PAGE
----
Engineering new bone growth

August 19, 2014 7:56 am | by Anne Trafton, MIT News Office | News | Comments

Massachusetts Institute of Technology chemical engineers have devised a new implantable tissue scaffold coated with bone growth factors that are released slowly over a few weeks. When applied to bone injuries or defects, this coated scaffold induces the body to rapidly form new bone that looks and behaves just like the original tissue.

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Microchip reveals how tumor cells transition to invasion

August 18, 2014 11:06 am | by Kevin Stacey, Brown Univ. | News | Comments

Using a microengineered device that acts as an obstacle course for cells, researchers have shed new light on a cellular metamorphosis thought to play a role in tumor cell invasion throughout the body. The epithelial-mesenchymal transition (EMT) is a process in which epithelial cells, which tend to stick together within a tissue, change into mesenchymal cells, which can disperse and migrate individually.

Artificial cells act like the real thing

August 18, 2014 10:55 am | News | Comments

Imitation, they say, is the sincerest form of flattery, but mimicking the intricate networks and dynamic interactions that are inherent to living cells is difficult to achieve outside the cell. Now, as published in Science, Weizmann Institute scientists have created an artificial, network-like cell system that is capable of reproducing the dynamic behavior of protein synthesis.

Researchers develop molecular probes for the study of metals in brain

August 18, 2014 8:59 am | by Lynn Yarris, Lawrence Berkeley National Laboratory | News | Comments

The human brain harbors far more copper, iron and zinc than anywhere else in the body. Abnormally high levels of these metals can lead to disorders such as Alzheimer’s and Parkinson’s diseases. Chris Chang, a faculty chemist with Berkeley Lab’s Chemical Sciences Div., has spent the past several years developing new probes and techniques for imaging the molecular activity of these metals in the brain.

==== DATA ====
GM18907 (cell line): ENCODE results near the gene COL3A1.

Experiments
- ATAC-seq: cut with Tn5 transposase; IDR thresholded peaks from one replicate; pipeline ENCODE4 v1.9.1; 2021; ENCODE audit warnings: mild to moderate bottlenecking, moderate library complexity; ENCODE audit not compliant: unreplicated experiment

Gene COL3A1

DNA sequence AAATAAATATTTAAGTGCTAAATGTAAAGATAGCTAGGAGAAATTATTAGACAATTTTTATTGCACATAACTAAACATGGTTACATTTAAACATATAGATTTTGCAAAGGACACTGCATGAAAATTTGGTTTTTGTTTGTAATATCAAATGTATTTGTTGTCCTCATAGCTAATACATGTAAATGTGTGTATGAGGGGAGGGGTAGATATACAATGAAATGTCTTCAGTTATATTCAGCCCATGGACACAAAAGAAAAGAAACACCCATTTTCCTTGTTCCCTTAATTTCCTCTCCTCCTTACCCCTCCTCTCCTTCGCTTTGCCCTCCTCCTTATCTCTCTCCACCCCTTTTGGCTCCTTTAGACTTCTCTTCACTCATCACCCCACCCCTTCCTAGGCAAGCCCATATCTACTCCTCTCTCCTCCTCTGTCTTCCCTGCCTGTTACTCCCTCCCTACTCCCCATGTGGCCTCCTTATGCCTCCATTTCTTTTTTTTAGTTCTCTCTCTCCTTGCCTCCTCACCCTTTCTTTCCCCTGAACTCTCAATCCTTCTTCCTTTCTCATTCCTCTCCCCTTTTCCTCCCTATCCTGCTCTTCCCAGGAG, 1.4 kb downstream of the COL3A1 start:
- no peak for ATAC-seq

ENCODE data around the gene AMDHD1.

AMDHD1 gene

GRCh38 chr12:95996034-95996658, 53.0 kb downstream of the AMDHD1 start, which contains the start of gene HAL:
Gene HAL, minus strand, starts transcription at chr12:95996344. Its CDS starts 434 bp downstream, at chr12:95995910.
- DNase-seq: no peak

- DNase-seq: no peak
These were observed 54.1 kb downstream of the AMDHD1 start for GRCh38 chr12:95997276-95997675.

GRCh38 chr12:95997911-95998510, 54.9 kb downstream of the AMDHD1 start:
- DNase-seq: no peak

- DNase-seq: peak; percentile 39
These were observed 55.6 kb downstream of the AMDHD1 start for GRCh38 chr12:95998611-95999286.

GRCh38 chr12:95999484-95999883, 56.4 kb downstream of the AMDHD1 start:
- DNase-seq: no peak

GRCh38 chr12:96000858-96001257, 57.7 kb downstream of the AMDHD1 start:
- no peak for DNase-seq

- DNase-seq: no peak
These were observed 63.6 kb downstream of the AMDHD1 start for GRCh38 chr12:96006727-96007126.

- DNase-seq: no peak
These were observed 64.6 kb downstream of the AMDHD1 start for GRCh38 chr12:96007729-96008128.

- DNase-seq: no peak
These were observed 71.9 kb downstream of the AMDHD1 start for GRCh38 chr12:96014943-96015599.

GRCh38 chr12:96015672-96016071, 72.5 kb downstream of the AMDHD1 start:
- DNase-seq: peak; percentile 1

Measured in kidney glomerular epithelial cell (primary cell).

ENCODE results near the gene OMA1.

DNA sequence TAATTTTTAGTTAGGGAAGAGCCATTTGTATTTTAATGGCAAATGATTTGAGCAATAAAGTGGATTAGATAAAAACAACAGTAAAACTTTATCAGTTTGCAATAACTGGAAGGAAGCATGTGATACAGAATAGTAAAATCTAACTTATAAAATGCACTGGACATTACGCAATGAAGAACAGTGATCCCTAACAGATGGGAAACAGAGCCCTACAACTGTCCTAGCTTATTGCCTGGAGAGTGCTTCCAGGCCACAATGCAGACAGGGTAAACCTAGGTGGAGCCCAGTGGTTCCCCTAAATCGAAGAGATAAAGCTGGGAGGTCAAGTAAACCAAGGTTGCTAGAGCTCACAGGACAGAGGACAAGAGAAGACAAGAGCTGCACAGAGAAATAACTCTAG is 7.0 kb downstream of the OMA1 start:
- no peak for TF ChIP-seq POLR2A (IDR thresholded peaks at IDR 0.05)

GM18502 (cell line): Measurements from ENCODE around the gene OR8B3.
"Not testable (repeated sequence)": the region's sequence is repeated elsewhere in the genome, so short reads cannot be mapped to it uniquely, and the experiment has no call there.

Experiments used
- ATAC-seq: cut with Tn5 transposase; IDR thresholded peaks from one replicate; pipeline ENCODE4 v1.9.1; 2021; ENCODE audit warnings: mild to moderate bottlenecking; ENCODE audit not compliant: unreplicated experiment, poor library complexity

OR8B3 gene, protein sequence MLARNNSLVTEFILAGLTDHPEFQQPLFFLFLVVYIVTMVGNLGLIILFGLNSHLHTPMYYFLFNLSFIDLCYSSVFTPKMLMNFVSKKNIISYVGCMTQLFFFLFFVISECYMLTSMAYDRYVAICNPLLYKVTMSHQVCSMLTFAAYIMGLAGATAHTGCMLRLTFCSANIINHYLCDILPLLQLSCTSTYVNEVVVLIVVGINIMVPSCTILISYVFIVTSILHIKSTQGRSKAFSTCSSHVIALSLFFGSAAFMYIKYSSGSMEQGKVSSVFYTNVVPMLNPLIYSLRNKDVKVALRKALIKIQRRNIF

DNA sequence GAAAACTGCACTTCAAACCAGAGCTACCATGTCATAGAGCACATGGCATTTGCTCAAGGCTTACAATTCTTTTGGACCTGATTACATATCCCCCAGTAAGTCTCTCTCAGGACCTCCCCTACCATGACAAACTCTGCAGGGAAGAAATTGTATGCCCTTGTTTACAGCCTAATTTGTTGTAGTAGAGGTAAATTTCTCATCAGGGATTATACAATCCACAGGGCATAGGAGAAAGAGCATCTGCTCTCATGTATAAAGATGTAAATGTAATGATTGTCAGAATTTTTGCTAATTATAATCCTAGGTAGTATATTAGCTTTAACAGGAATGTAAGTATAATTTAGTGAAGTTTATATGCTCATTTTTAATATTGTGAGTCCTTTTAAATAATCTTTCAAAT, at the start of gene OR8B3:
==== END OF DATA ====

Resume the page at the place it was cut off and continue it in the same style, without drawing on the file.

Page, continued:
Disabilities in kids rise; not physical problems

August 18, 2014 2:19 am | by Lindsey Tanner - AP Medical Writer - Associated Press | News | Comments

Disabilities among U.S. children have increased slightly, with a bigger rise in mental and developmental problems in those from wealthier families, a 10-year analysis found. Disadvantaged kids still bear a disproportionate burden. The increases may partly reflect more awareness and recognition that conditions, including autism, require a specific diagnosis to receive special services, the researchers said.

Another Ebola problem: Finding its natural source

August 17, 2014 9:19 am | by Mike Stobbe - AP Medical Writers - Associated Press | News | Comments

A scary problem lurks beyond the frenzied efforts to keep people from spreading Ebola: No one knows exactly where the virus comes from or how to stop it from seeding new outbreaks. Ebola has caused two dozen outbreaks in Africa since it first emerged in 1976. It is coming from somewhere—probably bats—but experts agree they need to pinpoint its origins in nature.

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Report: CDC scientist kept quiet about flu blunder

August 15, 2014 12:23 pm | by Mike Stobbe - AP Medical Writer - Associated Press | News | Comments

An investigation into a potentially dangerous blunder at a government lab found that a scientist kept silent about the accident and revealed it only after other employees noticed something fishy. Officials on Friday released the results of an internal probe into the accident, which happened in January at the Centers for Disease Control and Prevention in Atlanta.

New way to treat solid tumors

August 15, 2014 11:12 am | News | Comments

An international team of scientists has shown that an antibody against the protein EphA3, found in the micro-environment of solid cancers, has anti-tumor effects. As EphA3 is present in normal organs only during embryonic development but is expressed in blood cancers and in solid tumors, this antibody-based approach may be a suitable candidate treatment for solid tumors.

Scientists fold RNA origami from a single strand

August 15, 2014 11:07 am | News | Comments

RNA origami is a new method,  developed by researchers from Denmark and California, for organizing molecules on the nanoscale. Using just a single strand of RNA, many complicated shapes can be fabricated by this technique. Unlike existing methods for folding DNA molecules, RNA origamis are produced by enzymes and they simultaneously fold into pre-designed shapes.

The beetle’s white album

August 15, 2014 9:31 am | News | Comments